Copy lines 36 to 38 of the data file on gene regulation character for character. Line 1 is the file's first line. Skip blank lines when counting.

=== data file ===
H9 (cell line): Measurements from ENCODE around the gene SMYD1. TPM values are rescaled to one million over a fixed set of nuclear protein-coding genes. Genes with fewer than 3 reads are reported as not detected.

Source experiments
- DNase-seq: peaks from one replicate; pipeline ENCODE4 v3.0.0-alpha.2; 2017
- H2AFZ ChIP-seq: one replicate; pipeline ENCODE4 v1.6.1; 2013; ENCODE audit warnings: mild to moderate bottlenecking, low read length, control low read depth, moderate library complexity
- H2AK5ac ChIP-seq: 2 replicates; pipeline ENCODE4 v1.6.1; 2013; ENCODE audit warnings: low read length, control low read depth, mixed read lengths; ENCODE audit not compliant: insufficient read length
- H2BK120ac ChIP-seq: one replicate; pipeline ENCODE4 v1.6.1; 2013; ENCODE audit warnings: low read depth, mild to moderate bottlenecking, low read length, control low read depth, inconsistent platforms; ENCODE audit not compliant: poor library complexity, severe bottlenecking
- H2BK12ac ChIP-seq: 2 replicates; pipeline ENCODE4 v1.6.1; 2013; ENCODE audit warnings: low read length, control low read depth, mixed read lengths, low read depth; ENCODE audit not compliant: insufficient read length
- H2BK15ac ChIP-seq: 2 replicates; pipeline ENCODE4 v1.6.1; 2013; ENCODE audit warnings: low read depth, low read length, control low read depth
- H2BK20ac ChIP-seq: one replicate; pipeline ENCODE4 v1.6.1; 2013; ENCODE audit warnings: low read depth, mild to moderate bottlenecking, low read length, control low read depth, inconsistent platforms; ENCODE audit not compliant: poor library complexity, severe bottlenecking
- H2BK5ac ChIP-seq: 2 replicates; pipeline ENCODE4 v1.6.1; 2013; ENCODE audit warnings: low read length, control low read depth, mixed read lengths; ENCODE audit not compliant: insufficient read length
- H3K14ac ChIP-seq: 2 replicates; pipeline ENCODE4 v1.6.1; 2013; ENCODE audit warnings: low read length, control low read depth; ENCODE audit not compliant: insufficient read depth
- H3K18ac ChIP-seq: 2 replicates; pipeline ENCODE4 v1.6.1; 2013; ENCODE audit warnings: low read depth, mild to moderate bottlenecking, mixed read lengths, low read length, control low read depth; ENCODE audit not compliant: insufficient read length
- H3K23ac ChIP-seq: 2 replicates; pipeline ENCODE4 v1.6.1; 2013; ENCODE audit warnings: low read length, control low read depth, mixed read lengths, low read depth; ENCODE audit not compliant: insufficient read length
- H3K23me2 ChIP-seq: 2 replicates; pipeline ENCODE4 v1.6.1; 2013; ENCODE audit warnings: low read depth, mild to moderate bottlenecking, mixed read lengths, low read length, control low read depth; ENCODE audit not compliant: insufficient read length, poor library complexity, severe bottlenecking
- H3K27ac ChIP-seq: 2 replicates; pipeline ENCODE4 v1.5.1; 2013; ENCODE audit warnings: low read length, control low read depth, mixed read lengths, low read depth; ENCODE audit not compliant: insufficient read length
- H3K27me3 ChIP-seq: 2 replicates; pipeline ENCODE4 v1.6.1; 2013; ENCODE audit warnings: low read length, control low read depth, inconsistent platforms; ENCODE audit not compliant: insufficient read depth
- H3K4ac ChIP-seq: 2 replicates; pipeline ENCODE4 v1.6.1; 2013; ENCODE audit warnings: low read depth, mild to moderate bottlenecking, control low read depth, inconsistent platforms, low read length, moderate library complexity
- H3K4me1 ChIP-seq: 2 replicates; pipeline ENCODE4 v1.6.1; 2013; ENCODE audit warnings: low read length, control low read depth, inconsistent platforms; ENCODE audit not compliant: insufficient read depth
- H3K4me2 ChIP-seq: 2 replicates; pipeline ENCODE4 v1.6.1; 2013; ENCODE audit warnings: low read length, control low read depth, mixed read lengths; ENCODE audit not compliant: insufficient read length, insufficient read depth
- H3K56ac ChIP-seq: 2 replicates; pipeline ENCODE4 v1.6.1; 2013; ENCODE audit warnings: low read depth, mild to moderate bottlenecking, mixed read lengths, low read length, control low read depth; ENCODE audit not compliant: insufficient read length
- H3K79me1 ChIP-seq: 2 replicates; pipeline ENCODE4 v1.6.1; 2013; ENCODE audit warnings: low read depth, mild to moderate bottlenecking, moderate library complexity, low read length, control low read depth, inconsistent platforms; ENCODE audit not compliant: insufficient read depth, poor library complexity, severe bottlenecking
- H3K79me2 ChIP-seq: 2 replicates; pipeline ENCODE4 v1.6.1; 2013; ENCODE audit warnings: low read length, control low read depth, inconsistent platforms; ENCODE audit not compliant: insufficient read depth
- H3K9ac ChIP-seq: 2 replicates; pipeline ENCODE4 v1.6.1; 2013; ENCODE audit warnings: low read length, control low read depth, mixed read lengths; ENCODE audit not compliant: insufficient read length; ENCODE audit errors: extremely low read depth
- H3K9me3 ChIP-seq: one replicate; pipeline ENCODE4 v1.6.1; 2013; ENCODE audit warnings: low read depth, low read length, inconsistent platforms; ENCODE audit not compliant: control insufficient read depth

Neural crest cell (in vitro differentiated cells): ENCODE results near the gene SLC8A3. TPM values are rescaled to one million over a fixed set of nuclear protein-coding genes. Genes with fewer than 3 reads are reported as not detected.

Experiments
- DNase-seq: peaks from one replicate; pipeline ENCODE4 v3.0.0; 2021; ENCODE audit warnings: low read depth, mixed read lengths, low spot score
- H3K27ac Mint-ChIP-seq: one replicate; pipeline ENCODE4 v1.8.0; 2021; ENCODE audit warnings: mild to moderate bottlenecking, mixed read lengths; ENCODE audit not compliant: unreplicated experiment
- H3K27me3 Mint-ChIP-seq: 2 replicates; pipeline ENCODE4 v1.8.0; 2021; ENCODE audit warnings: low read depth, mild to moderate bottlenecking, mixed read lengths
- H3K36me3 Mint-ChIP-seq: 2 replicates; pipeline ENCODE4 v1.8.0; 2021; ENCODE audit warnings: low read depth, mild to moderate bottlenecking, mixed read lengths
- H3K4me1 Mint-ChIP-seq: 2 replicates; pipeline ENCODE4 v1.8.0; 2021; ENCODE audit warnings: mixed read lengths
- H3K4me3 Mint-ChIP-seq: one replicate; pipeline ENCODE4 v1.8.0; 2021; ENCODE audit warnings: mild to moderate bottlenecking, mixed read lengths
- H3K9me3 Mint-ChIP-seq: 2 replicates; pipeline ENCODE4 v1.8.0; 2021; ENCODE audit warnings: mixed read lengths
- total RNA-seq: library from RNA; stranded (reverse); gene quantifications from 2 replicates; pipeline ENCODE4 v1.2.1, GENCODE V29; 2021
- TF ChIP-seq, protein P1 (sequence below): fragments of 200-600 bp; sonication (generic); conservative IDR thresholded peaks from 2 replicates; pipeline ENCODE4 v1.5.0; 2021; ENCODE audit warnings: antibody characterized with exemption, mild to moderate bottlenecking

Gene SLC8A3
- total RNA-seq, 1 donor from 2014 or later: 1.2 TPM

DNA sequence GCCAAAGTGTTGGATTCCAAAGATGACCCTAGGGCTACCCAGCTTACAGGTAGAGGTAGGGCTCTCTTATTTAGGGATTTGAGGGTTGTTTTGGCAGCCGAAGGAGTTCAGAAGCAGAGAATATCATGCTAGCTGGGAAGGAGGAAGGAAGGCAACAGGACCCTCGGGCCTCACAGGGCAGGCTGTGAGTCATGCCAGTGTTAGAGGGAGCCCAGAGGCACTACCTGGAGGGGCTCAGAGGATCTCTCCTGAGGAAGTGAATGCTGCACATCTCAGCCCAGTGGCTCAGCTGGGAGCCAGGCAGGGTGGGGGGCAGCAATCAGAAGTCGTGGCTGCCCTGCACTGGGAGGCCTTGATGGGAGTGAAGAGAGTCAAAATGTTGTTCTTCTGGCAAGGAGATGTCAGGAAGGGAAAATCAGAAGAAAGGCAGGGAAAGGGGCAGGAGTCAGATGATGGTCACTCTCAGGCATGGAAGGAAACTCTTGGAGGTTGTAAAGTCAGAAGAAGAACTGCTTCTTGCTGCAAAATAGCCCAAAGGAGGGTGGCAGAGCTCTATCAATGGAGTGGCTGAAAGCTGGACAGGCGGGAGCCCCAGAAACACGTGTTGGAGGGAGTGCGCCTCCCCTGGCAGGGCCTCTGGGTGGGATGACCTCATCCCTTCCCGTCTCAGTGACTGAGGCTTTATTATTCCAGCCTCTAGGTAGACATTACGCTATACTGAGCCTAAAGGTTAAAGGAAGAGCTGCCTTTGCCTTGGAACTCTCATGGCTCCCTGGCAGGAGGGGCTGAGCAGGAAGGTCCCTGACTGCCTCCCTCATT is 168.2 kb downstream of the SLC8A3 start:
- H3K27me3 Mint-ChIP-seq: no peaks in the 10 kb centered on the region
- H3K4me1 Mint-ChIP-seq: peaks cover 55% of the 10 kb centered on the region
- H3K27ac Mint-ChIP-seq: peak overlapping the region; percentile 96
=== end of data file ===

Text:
Gene SLC8A3
- total RNA-seq, 1 donor from 2014 or later: 1.2 TPM

DNA sequence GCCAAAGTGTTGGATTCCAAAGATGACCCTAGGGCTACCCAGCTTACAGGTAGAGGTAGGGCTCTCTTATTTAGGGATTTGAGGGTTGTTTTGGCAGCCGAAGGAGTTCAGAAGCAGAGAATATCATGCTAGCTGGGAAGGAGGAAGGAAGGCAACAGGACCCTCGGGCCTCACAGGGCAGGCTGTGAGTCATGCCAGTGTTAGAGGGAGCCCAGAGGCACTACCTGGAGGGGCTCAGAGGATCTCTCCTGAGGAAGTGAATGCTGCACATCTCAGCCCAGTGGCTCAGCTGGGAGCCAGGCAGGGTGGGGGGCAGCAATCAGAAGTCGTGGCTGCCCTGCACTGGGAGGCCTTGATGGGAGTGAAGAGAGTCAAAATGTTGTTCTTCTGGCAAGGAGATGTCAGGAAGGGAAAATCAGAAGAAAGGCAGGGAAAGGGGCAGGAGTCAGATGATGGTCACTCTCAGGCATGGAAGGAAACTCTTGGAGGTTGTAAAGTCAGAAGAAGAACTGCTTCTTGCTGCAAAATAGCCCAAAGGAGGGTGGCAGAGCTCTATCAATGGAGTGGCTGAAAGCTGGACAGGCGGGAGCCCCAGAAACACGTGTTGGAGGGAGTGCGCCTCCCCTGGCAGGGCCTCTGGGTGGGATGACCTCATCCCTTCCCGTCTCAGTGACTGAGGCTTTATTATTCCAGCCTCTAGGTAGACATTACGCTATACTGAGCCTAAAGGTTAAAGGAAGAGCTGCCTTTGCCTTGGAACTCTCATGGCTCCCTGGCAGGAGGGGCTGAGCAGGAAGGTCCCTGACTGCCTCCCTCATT is 168.2 kb downstream of the SLC8A3 start: